ZimTrade advocates organic produce
ZIMBABWE’S trade agency, ZimTrade, has called on fruit farmers to take advantage of the growing market for local organic produce in the European Union.
Organic farming excludes conventional methods of fertilising and weed control.
It, however, includes the use of natural fertilisers to feed soil and plants, and crop rotation or mulch to control weeds.
ZimTrade said in its latest monthly newsletter that Netherlands has become one of the largest importers of fresh mangoes and other fruits globally and is entirely dependent on imports, as it does not produce these fruits.
“The import bill for mangoes, mangosteens and guavas in the Netherlands has been on an upward trend, increasing by 38 percent from $197 million in 2011 to $272 million in 2015,” said ZimTrade.
“In 2015, amongst the EU 28 member countries, the Netherlands accounted for 25 percent of the total import bill ($929 million) for mangoes, mangosteens and guavas.
It was followed by Germany and the United Kingdom, both at 18 percent.”
The bulk of the Netherlands’ consignment of mangoes is received between November and May, which coincides with Zimbabwe’s mango harvesting season, which runs from December to mid-April.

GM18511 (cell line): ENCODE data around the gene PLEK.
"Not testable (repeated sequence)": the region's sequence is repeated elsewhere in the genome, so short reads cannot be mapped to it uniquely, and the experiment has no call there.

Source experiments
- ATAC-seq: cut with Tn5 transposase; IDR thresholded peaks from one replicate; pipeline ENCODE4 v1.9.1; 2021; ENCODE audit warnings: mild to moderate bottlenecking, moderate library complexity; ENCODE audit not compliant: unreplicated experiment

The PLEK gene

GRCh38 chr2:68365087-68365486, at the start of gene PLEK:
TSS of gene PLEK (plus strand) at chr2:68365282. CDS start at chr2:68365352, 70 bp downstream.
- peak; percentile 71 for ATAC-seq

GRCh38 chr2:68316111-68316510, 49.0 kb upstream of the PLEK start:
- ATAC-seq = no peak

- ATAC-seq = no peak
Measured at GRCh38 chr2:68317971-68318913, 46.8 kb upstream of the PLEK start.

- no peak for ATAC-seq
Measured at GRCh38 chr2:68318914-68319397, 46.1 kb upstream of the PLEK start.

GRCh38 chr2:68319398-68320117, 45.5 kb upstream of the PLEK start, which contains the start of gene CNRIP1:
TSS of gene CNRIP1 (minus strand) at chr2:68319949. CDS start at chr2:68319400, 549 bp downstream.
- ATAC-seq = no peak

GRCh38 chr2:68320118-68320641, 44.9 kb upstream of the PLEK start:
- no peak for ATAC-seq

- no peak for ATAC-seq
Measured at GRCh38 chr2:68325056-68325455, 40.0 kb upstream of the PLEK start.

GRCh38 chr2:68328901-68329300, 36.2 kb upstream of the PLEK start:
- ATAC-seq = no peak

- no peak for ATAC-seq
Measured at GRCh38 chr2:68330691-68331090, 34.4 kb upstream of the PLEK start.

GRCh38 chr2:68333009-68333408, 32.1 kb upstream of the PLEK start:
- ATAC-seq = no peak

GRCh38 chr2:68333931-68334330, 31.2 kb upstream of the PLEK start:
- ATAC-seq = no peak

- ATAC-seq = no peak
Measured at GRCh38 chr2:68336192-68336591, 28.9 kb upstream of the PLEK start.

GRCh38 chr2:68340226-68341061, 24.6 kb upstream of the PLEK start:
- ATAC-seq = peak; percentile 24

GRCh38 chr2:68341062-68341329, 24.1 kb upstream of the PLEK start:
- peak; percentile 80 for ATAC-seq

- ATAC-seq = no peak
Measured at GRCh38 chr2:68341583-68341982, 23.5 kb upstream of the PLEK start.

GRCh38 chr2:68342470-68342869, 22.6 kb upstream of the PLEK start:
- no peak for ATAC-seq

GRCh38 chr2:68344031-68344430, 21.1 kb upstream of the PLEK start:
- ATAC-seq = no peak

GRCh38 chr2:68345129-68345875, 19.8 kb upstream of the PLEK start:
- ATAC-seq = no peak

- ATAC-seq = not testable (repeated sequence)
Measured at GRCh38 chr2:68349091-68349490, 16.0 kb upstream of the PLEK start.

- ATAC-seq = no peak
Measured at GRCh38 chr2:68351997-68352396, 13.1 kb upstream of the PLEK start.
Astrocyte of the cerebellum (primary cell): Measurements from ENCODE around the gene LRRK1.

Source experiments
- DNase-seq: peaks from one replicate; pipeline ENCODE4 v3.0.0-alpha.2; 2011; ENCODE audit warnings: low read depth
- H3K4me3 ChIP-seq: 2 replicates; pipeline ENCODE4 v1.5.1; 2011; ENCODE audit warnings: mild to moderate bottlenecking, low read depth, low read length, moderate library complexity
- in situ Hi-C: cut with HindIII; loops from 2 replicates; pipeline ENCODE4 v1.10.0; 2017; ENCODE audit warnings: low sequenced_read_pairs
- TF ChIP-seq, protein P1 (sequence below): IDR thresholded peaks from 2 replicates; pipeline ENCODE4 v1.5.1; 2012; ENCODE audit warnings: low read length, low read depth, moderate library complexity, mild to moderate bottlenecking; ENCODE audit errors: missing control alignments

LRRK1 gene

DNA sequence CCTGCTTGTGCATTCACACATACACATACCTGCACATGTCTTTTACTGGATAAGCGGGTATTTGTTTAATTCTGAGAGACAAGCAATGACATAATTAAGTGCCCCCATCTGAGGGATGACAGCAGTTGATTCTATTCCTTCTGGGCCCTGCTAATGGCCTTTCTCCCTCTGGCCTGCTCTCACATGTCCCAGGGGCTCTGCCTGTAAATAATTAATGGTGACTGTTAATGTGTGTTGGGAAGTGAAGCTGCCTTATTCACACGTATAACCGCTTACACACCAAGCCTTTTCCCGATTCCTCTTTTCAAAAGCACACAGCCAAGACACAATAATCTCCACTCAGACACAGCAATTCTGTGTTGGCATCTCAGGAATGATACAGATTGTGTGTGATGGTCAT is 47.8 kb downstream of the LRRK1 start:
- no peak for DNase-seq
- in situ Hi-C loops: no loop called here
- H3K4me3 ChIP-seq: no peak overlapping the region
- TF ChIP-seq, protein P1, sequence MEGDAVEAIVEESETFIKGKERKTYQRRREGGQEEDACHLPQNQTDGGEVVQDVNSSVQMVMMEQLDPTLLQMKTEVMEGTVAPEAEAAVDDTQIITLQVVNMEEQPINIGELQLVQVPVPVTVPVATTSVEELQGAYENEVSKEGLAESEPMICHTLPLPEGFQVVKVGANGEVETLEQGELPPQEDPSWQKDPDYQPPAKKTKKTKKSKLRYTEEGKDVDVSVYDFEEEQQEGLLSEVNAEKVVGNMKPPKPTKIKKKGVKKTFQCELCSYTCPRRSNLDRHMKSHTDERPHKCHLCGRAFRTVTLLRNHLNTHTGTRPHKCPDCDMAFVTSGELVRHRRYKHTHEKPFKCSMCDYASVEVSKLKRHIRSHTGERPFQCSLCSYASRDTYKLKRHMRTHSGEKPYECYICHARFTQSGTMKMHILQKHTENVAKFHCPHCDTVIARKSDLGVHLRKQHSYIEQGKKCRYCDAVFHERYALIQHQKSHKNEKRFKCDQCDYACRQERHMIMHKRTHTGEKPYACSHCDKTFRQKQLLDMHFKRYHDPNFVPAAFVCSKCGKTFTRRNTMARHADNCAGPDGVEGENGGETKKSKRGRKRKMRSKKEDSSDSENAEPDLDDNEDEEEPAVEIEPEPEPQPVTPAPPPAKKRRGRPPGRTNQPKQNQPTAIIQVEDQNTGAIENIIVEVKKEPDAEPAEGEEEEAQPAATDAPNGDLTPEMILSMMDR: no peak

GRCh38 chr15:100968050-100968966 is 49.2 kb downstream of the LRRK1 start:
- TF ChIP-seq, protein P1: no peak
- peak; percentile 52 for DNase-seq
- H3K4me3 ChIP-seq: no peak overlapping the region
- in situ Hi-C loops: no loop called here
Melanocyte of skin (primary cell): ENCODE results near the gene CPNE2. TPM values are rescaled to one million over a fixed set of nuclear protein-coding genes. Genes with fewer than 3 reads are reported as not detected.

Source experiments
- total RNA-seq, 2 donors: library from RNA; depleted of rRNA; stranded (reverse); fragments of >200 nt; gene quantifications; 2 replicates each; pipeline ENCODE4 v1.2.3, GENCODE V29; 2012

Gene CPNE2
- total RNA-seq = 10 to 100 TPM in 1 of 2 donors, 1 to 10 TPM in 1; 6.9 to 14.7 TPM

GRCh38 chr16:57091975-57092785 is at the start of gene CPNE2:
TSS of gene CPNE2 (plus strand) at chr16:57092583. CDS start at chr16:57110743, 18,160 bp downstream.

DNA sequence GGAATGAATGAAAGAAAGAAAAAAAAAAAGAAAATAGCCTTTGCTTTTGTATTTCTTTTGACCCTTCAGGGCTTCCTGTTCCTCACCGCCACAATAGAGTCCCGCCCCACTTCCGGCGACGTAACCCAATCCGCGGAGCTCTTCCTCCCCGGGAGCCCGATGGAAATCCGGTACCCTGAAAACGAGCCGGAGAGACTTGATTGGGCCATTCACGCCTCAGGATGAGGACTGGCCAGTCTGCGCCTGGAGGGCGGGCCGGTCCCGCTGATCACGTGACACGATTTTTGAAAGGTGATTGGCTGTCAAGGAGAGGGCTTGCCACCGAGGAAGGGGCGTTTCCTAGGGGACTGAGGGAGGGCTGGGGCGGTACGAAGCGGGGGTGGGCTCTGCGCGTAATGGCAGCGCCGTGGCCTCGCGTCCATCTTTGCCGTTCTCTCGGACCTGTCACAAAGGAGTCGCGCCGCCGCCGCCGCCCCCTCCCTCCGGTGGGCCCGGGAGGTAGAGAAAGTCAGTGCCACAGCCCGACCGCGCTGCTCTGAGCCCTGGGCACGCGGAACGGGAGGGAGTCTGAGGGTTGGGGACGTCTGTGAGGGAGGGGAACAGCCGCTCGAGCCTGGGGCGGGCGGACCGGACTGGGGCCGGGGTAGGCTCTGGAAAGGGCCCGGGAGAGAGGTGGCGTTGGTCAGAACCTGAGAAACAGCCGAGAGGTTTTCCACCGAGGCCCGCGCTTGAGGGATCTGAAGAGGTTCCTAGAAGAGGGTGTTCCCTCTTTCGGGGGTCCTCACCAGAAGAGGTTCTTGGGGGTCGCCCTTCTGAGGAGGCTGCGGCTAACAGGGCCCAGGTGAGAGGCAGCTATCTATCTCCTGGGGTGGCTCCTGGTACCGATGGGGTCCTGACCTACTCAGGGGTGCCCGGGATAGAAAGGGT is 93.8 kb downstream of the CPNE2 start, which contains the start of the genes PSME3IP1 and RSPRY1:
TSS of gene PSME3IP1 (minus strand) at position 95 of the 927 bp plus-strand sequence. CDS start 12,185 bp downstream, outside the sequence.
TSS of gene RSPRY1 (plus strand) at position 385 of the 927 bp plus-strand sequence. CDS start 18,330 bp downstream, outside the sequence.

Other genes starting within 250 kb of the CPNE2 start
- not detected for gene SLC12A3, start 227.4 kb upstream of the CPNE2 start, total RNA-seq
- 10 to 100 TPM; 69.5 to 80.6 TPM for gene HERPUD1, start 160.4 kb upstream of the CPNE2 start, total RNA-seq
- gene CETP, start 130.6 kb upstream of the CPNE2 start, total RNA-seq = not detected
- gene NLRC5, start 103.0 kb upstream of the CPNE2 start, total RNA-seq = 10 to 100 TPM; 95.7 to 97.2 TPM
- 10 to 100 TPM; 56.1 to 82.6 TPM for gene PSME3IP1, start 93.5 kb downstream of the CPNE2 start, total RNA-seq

THE United Nations Economic Commission for Europe (UNECE) Standard FF-45, sets standards for mangoes meant for export.
They should meet the requirements regarding size, tolerances, presentation, marking and quality.
The quality checks for mangoes are carried out at the export-control stage after preparation and packaging.
“Zimbabwean companies in the food and agro-processing sector now have access to a new chromatography trace elements testing laboratory,” ZimTrade said.
“The facility was made possible through the EU-funded Trade and Private Sector Development Programme as part of efforts to upgrade the national standards, quality assurance and testing infrastructure in Zimbabwe.”
It said the laboratory can assist mango producers/exporters in testing their products for safety and quality in order to ensure that they meet international standards for export.
The interim Economic Partnership Agreement offers opportunities for Zimbabwe to export its fresh produce to the European Union bloc duty and quota free.